Dream Yacht Charter is now suing Cummings for unjust enrichment, breach of contract and fraud. When we spoke with Cummings, he told us he wasn’t allowed to talk about the particulars of the case on the advice of his attorney.

Cummings’ Maryland based attorney wants the judgement by confession thrown out because he was “coerced into signing” the document and “not afforded an opportunity to seek the advice and counsel of an attorney,” according to the motion.  

Travelers claim they were duped by 'Black Travel Movement,' after Caribbean dream vacation turns into nightmare

After the trip, many of the disappointed sailors turned to Facebook for help. They wanted to share their experiences with other travelers on the company’s Facebook page.  But negative comments were quickly scrubbed. Cummings admits he doesn’t allow negative comments on his company’s Facebook page. Here’s his exchange with WUSA 9’s Larry Miller:

LARRY: Are you monitoring the page — such that — that if someone makes a negative comment it gets deleted?

REGGIE: I don’t know of any business in America that would post a negative comment about their business.  

LARRY:  So that would be a yes?

REGGIE:  Yes.”  

The censorship prompted Jewel Pearson to create “Black Travel Movement Trip/Vacation Reviews.” She also attended Black Yacht Week in June and wanted to give other Black Travel Movement travelers a space where they could share their experiences without censorship.

“What we’re trying to do is organize,” said Pearson. “We’re trying to get our money back. We’re trying to follow legal channels. We’re trying to do it the professional way.”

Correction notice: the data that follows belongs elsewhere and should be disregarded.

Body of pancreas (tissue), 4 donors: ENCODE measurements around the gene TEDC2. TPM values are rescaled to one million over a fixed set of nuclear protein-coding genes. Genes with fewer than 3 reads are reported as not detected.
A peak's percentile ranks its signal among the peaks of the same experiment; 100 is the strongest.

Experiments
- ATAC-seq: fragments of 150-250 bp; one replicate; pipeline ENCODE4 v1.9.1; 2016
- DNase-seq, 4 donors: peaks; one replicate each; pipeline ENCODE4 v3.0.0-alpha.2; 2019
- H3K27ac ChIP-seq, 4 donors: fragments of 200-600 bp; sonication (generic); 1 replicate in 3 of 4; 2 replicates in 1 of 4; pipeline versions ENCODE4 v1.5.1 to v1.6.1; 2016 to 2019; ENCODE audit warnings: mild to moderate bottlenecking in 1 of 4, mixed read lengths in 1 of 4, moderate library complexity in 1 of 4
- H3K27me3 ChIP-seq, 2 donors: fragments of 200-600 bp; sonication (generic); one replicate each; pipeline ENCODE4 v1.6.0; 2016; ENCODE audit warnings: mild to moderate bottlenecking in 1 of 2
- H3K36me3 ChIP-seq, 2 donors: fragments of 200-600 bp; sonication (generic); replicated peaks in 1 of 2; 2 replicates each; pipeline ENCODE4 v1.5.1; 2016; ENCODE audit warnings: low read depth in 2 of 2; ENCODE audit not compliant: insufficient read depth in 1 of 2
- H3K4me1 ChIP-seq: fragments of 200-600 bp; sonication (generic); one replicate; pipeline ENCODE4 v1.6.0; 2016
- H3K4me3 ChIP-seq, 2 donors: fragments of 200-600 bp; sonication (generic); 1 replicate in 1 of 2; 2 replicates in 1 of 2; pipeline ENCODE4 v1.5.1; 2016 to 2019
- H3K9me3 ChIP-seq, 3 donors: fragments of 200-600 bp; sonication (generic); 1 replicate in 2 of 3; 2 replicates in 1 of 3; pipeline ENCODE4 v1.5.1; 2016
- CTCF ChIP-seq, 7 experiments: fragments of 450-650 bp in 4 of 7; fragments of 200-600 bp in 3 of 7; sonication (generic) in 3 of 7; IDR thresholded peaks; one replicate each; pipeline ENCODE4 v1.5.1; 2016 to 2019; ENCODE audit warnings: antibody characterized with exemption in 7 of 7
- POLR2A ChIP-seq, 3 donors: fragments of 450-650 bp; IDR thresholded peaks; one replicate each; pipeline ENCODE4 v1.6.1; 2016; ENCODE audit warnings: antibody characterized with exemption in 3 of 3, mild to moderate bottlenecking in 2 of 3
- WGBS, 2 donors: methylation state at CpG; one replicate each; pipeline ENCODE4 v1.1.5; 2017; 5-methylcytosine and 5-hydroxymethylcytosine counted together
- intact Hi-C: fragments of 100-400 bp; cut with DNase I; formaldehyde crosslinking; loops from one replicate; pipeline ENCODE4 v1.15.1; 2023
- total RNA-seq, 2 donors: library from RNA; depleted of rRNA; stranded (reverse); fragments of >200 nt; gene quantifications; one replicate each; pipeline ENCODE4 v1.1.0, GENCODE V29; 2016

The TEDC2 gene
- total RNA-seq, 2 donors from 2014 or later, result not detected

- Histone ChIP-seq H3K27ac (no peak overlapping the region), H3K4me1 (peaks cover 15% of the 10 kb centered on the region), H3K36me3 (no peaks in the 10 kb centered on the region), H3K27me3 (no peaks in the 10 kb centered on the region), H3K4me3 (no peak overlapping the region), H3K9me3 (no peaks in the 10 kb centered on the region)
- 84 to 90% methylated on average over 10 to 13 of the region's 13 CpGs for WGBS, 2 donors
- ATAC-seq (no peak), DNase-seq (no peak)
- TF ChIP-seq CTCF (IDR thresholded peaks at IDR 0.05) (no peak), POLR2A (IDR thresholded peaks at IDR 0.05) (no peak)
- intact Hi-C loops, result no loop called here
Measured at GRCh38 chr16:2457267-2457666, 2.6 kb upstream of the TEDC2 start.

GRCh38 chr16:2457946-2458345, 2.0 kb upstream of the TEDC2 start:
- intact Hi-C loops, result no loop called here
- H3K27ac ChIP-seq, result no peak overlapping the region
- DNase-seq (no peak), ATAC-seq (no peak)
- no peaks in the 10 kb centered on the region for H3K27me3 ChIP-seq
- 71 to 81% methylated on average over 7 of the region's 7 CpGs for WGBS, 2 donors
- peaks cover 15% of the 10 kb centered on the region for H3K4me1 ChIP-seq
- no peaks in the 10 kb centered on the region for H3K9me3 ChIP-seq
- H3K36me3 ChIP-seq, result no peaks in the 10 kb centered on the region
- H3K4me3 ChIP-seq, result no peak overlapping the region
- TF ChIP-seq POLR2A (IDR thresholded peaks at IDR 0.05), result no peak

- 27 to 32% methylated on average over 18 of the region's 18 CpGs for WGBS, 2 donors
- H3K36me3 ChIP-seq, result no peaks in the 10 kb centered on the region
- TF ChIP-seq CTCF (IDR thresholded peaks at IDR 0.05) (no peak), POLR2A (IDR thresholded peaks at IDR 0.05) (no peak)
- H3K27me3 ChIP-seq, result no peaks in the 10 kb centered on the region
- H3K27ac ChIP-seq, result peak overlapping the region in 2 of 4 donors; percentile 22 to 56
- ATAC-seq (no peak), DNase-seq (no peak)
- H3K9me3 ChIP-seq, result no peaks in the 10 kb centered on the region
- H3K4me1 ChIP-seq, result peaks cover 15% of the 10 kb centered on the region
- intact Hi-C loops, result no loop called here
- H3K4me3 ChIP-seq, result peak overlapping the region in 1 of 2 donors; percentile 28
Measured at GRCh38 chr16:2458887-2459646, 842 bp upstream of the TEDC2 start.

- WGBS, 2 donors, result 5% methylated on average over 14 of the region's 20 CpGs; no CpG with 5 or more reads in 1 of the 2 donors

More than 3,000 followers later, they’ve figured out a way to mobilize. 

The filed eight complaints with the Better Business Bureau and 16 complaints with North Carolina’s Consumer Protection Division. The state’s Justice Department says they’re investigating Cummings for possible unfair and deceptive practices.

At his home in Apex, North Carolina, Cummings’ desk was piled with letters from the state’s Justice Department and The Better Business Bureau. Many of the letters were unopened and unanswered. He said he accepts responsibility for the issues but also points blame at Dream Yacht Charter.

“Black Travel Movement does not own a single yacht, have a single captain or single chef," he explained. "Those services were promised to me by Dream Yacht Charter and I would pass those services along to the members and attendees of this trip."

In a statement, Dream Yacht Charter responded, saying it's their “understanding that most of the complaints by the members were regarding portions of the event planned solely by Black Travel Movement, including the lack of transportation to and from Scrub Island and event planning during the charters.”

When asked if the trip was too ambitious, Cummings said in hindsight, “yes.” 

He said he would have hired more people and implemented a different process.

However, one of the biggest concerns among the group was feeling preyed on by a black-owned company whose mission it is to encourage black people to travel.

Cummings said those allegations upset him.

“Never once have I been called unscrupulous in any way to have this happen," he said. "[It] really set me back.”


Cummings said the more than $600,000 collected is being held in an account until all legal matters are resolved. We followed up with Cummings’ attorney and he was not aware of the account.